Beaufort West lies at the foot of the Nuweveld Mountains, its streets lined with pear trees, some of which date back to the 1830s. What is mainly farming country is also now a town that makes its living largely from tourism. Donkin Street, the main street through town, is dominated by hotels and guest houses, but drive down Bird Street, parallel to this, and you’ll find an increasingly exciting part of town. Here B&B lies alongside B&B, character homes predominate, and the odd coffee shop with names like Koffie Kletzke, in Meintjies Street, lead off here like tributaries of a river.
It never fails to amaze me how assuming a main road is all there is to see, one can leave a town with completely the wrong impression. Although in Beaufort West’s case, the main road is central to something of a tale. The story goes that Sir Rufane Donkin, after whom the street is named and who was acting governor of the Cape for a year from 1820, lost his wife whilst stationed in India. Such was his love for her that he had her heart embalmed and took it everywhere with him, finally choosing to be buried with it in England on his death. Whether the story makes you all warm and fuzzy is debatable, but it’s an interesting titbit.
Christiaan Barnard wasn’t the only famous person to emerge from the town. It was also home to Cromwell Everson, the composer who wrote the first ever Afrikaans opera – Klutaimnestra, an opera in four acts, in 1967. Some of you might remember his warm eyed, fuzzy beard from the Natal Technikon where he was head of performing arts between 1976 and 1991, and he gave David Kramer music lessons whilst living in Worcester.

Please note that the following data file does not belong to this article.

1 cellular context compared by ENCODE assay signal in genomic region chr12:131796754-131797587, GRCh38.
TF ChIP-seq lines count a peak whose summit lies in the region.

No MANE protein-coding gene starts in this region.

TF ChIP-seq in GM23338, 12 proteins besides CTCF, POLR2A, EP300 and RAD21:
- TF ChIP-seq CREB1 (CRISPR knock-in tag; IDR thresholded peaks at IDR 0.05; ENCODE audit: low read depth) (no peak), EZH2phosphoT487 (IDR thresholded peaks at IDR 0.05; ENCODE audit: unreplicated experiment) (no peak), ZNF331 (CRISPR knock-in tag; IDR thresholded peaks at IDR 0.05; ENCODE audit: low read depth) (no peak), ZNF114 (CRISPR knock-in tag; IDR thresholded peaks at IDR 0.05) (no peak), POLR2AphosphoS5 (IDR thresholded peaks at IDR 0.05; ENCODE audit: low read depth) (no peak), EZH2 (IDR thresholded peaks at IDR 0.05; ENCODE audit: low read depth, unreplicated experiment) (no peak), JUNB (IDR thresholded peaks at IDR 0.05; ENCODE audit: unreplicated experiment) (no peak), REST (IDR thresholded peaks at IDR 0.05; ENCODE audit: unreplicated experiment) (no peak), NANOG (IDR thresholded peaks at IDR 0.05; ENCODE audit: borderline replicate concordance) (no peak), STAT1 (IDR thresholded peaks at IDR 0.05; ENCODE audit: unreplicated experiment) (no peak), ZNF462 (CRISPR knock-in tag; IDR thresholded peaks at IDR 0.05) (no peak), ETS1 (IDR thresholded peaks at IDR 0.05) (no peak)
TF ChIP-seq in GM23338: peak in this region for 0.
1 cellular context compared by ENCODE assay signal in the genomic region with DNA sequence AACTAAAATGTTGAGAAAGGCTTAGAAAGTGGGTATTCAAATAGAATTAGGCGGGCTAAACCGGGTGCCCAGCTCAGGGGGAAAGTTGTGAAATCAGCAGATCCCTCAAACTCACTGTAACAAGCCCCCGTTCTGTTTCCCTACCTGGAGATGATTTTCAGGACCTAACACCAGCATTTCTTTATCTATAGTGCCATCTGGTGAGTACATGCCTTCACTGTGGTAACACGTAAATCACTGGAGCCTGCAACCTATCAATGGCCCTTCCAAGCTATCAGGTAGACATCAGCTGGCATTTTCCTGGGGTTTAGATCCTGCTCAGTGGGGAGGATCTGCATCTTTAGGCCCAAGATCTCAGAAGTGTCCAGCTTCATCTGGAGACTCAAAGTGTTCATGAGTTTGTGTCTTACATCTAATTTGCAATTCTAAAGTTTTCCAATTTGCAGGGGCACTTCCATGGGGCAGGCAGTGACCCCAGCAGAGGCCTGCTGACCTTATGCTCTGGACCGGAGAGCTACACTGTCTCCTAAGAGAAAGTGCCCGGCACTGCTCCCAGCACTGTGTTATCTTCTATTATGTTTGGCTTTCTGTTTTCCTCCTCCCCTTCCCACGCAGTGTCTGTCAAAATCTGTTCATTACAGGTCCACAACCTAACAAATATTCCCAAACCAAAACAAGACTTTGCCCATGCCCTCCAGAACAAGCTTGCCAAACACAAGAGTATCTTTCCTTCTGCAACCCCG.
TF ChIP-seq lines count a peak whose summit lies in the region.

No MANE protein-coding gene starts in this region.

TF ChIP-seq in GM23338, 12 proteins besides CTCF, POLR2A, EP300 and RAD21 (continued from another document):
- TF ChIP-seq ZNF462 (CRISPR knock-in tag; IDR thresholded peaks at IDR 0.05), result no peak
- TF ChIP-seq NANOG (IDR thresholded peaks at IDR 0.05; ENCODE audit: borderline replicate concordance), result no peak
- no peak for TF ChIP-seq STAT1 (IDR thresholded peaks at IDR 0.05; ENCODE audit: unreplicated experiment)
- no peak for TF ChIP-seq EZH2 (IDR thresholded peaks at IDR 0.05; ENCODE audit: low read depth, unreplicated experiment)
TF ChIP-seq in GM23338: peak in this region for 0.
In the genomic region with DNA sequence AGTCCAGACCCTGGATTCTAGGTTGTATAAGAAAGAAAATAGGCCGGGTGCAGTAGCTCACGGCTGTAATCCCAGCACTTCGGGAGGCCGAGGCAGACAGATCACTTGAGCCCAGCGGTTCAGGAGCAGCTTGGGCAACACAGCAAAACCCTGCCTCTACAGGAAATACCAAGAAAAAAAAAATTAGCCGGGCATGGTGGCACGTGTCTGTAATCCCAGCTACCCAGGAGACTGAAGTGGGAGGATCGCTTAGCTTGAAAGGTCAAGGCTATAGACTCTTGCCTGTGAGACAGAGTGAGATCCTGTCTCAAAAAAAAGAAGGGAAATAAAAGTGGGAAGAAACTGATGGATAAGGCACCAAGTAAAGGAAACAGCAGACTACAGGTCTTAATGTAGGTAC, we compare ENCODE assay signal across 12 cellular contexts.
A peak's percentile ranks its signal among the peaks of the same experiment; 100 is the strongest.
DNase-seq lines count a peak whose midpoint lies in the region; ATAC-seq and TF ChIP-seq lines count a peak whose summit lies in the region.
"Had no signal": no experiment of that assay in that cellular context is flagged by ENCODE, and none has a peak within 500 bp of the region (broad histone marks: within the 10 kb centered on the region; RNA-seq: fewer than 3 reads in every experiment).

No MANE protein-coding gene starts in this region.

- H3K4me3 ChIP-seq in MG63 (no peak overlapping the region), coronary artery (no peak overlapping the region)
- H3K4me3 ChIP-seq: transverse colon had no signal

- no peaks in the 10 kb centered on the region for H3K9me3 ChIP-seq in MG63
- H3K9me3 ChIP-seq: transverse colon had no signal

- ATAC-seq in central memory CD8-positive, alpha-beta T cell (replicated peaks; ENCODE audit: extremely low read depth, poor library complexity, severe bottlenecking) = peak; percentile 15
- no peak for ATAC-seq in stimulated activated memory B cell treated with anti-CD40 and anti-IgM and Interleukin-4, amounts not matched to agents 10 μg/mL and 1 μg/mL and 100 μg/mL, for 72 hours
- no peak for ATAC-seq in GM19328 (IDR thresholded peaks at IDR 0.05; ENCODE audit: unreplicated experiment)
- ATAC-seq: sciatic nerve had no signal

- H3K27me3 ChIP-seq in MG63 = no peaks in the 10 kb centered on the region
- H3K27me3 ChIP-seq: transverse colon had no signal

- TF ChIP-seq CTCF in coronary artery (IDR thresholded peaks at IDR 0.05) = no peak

Beaufort West lies in what is regarded as the world’s richest collecting ground for ancient reptile fossils, and collections have made their way to museums not only in South Africa but also in Europe and the United States. Take the Fossil Trail at the nearby Karoo National Park and you can learn more about them.
It doesn’t take longer than a couple of minutes to drive through the town, but invariably, along the way, you’ll pass a mbongolo, or donkey cart, one of the major forms of transport of the Karoo. There are now a series of locally built carts from 100% recycled materials that serve as a social upliftment project, and offer visitors an alternative way of seeing the town. Alternatively one can use these to travel through the local township, KwaMandlenkosi, named after a young Mandlenkosi “Tsaka” Kratchi, a promising young boxer shot by police during a raid in 1985. His death so shook the community that they changed their township name from Sidesaviwa.
Whether you’re just passing through, slowing down only to avoid the odd donkey cart, or staying overnight, take my advice and don’t speed through this part of the Karoo. Instead, drink in the old-time architecture, the sense of quaint vitality that makes little towns like this so vivid, and enrich your experience of the Karoo.